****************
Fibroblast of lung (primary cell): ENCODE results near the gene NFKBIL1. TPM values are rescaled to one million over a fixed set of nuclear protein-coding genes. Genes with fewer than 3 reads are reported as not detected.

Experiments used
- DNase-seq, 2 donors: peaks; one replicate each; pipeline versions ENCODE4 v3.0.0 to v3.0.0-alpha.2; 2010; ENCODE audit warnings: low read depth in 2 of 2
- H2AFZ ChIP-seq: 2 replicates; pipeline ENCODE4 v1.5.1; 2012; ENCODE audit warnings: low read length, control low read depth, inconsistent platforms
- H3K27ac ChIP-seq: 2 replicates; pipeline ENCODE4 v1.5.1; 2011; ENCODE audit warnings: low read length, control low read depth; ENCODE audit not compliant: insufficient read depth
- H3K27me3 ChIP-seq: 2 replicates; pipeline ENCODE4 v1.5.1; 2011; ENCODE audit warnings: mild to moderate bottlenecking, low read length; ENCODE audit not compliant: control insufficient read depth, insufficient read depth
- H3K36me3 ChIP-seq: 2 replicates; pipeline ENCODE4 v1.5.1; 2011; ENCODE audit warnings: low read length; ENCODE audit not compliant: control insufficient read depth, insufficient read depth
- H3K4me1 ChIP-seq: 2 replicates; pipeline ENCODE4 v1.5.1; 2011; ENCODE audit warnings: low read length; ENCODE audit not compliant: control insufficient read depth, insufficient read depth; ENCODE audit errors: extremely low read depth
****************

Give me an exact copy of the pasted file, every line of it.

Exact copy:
Fibroblast of lung (primary cell): ENCODE results near the gene NFKBIL1. TPM values are rescaled to one million over a fixed set of nuclear protein-coding genes. Genes with fewer than 3 reads are reported as not detected.

Experiments used
- DNase-seq, 2 donors: peaks; one replicate each; pipeline versions ENCODE4 v3.0.0 to v3.0.0-alpha.2; 2010; ENCODE audit warnings: low read depth in 2 of 2
- H2AFZ ChIP-seq: 2 replicates; pipeline ENCODE4 v1.5.1; 2012; ENCODE audit warnings: low read length, control low read depth, inconsistent platforms
- H3K27ac ChIP-seq: 2 replicates; pipeline ENCODE4 v1.5.1; 2011; ENCODE audit warnings: low read length, control low read depth; ENCODE audit not compliant: insufficient read depth
- H3K27me3 ChIP-seq: 2 replicates; pipeline ENCODE4 v1.5.1; 2011; ENCODE audit warnings: mild to moderate bottlenecking, low read length; ENCODE audit not compliant: control insufficient read depth, insufficient read depth
- H3K36me3 ChIP-seq: 2 replicates; pipeline ENCODE4 v1.5.1; 2011; ENCODE audit warnings: low read length; ENCODE audit not compliant: control insufficient read depth, insufficient read depth
- H3K4me1 ChIP-seq: 2 replicates; pipeline ENCODE4 v1.5.1; 2011; ENCODE audit warnings: low read length; ENCODE audit not compliant: control insufficient read depth, insufficient read depth; ENCODE audit errors: extremely low read depth